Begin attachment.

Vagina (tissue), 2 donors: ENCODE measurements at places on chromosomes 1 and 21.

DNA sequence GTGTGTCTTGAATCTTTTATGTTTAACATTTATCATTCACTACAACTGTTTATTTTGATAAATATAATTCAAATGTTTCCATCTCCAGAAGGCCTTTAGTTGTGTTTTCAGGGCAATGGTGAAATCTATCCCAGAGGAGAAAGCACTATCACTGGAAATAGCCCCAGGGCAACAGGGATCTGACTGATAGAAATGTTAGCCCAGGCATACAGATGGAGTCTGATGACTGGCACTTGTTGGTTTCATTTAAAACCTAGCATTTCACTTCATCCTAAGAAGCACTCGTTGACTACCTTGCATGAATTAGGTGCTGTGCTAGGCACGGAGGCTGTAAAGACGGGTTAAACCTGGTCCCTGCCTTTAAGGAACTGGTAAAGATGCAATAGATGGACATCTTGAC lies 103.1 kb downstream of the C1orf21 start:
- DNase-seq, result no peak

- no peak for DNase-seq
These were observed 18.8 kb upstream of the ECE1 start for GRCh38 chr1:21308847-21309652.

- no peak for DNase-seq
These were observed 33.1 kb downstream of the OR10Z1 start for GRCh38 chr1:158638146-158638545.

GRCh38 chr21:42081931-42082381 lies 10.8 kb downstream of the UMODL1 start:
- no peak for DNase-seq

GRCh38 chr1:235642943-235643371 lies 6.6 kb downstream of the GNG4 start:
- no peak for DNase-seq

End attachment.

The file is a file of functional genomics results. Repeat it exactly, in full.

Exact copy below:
Vagina (tissue), 2 donors: ENCODE measurements at places on chromosomes 1 and 21.

DNA sequence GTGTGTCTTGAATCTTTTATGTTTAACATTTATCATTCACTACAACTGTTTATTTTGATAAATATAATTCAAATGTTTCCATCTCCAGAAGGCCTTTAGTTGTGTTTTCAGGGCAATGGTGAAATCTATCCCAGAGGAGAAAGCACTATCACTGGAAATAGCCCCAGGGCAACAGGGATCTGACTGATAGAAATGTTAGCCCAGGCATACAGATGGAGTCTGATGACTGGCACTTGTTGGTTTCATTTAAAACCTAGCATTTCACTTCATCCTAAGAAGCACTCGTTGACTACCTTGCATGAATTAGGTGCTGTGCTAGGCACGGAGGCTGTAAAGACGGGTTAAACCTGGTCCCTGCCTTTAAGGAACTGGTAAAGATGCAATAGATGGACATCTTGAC lies 103.1 kb downstream of the C1orf21 start:
- DNase-seq, result no peak

- no peak for DNase-seq
These were observed 18.8 kb upstream of the ECE1 start for GRCh38 chr1:21308847-21309652.

- no peak for DNase-seq
These were observed 33.1 kb downstream of the OR10Z1 start for GRCh38 chr1:158638146-158638545.

GRCh38 chr21:42081931-42082381 lies 10.8 kb downstream of the UMODL1 start:
- no peak for DNase-seq

GRCh38 chr1:235642943-235643371 lies 6.6 kb downstream of the GNG4 start:
- no peak for DNase-seq